Ombudsman urges councils to take firm action on planning breaches

7 Jun 16

Councils and other planning authorities need to act more decisively when taking enforcement action against planning breaches in order to maintain control of the built environment, the local government ombudsman has said.

Publishing a report examining a case where a man complained that Hackney Council spent more than five years trying unsuccessfully to get his neighbour to remove an unauthorised extension, Jane Martin said all authorities must ensure effective enforcement measures are taken.

Planning authorities must keep track of enforcement action, and follow through when they promise to act in order for the system to function, she stated.
The report highlighted problems that can occur when councils do not take decisive enforcement action or keep neighbours up-to-date on progress.

In the Hackney case, the neighbour failed to comply with orders made by the Crown Court, continued to build, and prevented council contractors from removing the unlawful extension. Building work started in May 2006 and the first enforcement noticed was served in March 2009. The complainant bought his house in 2010, confident that the council would enforce the action. However, the extension remains in place, and imposes on his privacy.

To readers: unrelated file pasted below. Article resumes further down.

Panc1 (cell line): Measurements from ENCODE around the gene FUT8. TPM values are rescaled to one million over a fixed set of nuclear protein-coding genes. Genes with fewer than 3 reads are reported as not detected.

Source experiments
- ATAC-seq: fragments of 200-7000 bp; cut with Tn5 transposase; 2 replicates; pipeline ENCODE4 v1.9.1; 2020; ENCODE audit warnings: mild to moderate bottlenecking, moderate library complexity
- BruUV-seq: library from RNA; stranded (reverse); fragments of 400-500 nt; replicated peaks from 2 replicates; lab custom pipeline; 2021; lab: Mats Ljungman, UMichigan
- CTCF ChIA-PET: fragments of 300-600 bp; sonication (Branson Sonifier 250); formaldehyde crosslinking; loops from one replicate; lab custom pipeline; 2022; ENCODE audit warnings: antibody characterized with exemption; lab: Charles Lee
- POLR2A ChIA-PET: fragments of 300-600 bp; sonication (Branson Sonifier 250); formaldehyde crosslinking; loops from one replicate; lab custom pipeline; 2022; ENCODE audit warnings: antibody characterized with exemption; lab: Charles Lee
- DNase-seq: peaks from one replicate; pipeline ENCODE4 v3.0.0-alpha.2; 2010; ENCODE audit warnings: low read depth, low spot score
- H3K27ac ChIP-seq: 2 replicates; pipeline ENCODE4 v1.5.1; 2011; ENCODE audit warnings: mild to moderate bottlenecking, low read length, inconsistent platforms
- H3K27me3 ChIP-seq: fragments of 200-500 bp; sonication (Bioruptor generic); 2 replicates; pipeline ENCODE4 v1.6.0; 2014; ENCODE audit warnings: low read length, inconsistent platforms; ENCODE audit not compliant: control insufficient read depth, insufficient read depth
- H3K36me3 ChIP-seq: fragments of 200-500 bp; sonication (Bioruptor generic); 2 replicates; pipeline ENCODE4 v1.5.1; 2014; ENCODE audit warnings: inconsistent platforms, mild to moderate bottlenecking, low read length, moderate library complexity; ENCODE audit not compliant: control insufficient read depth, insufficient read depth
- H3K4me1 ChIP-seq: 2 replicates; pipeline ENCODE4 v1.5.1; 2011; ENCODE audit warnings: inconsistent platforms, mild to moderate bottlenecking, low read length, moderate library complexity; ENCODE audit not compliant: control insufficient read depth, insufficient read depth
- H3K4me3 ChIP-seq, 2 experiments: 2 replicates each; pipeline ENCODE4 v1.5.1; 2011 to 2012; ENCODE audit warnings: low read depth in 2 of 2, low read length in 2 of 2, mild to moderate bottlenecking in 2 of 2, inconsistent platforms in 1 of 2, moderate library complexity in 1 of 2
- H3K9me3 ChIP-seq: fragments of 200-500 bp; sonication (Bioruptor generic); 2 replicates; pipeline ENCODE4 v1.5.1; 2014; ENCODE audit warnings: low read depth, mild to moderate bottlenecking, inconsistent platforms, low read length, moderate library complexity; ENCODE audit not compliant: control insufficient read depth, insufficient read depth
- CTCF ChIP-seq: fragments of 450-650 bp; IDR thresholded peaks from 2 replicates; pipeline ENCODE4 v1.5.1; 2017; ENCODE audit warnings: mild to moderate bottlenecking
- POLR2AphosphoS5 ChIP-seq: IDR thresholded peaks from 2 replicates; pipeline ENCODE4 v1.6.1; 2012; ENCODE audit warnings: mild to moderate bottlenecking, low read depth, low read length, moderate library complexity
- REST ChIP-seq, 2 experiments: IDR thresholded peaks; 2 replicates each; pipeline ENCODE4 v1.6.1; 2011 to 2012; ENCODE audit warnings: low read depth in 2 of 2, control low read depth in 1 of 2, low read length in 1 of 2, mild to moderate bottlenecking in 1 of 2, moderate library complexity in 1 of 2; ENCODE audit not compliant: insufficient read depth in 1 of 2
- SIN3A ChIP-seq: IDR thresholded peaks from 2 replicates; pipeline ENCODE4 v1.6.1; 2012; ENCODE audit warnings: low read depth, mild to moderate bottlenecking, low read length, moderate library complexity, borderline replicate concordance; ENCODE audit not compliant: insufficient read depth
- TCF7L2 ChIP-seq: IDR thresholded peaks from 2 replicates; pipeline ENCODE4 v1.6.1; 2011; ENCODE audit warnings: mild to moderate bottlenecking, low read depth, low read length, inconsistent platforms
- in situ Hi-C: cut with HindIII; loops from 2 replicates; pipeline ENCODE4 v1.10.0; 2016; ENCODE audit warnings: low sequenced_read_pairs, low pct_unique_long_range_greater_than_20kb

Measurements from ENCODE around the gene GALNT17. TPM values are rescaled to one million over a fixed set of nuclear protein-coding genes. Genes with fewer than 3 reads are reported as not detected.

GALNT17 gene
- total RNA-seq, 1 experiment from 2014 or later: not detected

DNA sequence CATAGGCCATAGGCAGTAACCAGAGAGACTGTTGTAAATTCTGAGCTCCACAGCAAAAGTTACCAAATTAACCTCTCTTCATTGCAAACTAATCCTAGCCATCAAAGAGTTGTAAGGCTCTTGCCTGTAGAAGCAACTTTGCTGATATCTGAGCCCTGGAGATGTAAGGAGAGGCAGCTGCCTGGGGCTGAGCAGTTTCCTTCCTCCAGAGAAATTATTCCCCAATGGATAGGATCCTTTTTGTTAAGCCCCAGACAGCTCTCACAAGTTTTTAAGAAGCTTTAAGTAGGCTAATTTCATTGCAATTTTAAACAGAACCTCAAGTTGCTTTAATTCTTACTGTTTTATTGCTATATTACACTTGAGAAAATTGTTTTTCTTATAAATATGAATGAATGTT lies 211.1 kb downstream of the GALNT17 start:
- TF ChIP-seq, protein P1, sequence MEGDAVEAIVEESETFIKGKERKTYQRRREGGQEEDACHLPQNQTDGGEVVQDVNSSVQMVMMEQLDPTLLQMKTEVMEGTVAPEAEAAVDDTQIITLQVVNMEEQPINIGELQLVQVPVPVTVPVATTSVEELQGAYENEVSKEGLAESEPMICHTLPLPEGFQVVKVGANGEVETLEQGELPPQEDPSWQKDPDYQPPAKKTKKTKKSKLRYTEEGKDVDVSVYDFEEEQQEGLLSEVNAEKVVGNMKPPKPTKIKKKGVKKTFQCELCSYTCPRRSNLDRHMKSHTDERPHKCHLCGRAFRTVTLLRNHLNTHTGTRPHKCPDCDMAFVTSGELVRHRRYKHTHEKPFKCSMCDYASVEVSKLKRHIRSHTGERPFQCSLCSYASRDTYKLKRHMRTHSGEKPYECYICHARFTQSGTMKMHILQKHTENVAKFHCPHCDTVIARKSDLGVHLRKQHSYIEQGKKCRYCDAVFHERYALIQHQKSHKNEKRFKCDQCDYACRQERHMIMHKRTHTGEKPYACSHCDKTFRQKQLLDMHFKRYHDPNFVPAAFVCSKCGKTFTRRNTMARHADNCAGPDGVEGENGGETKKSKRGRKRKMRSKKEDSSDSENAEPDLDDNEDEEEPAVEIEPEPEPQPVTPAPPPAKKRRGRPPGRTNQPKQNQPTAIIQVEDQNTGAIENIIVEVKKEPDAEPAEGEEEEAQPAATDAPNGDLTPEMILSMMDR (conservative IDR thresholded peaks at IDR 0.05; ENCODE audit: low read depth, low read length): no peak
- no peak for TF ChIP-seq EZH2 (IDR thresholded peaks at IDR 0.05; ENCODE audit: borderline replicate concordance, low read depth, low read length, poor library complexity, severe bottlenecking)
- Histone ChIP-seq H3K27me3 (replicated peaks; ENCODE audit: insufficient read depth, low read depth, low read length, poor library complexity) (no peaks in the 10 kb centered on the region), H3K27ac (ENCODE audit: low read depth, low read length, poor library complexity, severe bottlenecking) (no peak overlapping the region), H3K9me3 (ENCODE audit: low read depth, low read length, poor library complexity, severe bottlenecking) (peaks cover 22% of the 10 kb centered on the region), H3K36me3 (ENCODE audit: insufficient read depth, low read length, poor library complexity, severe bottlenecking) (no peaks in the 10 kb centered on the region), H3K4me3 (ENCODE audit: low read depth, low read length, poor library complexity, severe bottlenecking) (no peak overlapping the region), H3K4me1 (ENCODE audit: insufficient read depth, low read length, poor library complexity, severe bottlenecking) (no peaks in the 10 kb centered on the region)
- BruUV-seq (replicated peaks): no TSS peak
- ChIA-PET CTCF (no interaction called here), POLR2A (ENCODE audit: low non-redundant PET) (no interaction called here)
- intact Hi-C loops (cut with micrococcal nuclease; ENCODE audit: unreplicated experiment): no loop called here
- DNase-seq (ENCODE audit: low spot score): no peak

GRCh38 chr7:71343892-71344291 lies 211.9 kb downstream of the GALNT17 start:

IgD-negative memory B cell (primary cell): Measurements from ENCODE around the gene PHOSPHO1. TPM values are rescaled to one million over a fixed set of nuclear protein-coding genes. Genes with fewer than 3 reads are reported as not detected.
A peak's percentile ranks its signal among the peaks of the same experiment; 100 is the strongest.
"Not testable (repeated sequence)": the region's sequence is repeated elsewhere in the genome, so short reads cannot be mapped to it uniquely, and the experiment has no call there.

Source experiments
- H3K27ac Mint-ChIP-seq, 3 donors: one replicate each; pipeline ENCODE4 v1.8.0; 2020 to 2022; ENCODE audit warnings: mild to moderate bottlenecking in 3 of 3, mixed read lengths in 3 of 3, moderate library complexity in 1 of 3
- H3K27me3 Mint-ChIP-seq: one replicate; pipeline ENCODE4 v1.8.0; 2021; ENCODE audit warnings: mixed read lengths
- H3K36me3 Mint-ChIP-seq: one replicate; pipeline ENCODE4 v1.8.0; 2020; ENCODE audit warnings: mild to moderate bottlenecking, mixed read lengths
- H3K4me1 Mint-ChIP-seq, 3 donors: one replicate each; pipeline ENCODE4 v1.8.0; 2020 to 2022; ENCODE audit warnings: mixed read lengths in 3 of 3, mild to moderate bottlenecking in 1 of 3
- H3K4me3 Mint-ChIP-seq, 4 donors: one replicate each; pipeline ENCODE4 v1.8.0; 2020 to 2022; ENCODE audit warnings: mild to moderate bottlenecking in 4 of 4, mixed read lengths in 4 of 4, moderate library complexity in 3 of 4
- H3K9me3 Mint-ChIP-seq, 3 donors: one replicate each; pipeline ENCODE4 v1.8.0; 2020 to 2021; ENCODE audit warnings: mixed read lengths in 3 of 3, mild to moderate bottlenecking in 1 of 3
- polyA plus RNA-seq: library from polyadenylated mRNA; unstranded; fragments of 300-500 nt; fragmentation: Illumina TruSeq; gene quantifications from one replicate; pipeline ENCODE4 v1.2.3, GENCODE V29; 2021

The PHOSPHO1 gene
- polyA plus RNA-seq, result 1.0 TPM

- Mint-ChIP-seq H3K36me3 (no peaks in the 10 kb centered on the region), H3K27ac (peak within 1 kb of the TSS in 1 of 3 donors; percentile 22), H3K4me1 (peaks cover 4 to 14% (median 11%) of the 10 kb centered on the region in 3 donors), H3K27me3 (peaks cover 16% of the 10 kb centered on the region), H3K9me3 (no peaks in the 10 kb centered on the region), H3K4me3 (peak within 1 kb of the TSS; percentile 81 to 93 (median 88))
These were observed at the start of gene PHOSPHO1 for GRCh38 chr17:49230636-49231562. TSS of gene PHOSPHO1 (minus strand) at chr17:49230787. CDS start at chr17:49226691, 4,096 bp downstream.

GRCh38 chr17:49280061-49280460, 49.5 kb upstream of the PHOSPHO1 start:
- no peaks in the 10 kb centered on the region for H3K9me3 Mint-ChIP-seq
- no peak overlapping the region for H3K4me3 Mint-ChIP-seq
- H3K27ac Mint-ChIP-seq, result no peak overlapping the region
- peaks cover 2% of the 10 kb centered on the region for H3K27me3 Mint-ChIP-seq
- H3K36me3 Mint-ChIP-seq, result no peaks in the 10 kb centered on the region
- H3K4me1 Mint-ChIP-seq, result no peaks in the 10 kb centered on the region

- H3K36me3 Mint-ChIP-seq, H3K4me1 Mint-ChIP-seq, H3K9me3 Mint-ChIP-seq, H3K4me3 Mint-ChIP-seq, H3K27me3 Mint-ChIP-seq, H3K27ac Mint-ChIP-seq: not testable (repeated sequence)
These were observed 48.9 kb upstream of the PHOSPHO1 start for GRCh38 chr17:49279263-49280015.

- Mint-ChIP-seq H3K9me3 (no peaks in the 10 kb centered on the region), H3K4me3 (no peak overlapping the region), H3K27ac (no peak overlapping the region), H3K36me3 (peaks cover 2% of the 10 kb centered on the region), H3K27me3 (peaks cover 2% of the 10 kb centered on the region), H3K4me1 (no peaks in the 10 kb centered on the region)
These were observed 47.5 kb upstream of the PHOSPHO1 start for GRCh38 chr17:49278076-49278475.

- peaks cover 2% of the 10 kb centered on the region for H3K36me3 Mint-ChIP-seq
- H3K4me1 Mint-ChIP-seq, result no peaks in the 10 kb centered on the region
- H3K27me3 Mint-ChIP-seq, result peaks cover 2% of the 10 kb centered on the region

After an investigation, LGO identified a backlog of 1,500 open enforcement cases within Hackney, some dating back to 2001. The council has since allocated two officers to go through all historic open cases to decide what further action should be taken.

In the case of the extension, the council appointed specialist contractors in December 2015, who have now moved on site to remove the extension.

Martin said the public can only have trust that their local council will protect them and their local environment if those councils act swiftly and appropriately to maintain planning control.

“People may therefore feel justifiably aggrieved if their local council promises to take direct action against unlawful development, but then lets them down,” she added.

On the Hackney case, Martin acknowledged it was a difficult situation for the council and the authority had improved its communication over the past six months.
She ruled that the council should apologise to the man and pay him £2,500, as well as providing him with updates on the action to remove the unauthorised development, as well as update its enforcement strategy.

“I now hope the action the council is taking to clear its backlog of cases highlighted by my investigation will help to ensure this situation does not happen again,” Martin concluded.

Responding to the report, a Hackney Council spokesman said: “The council had already taken action against the unauthorised development prior to receiving the ombudsman report and will fully meet their recommendations, all of which apart from one were initiated by the council before the ombudsman reported.”

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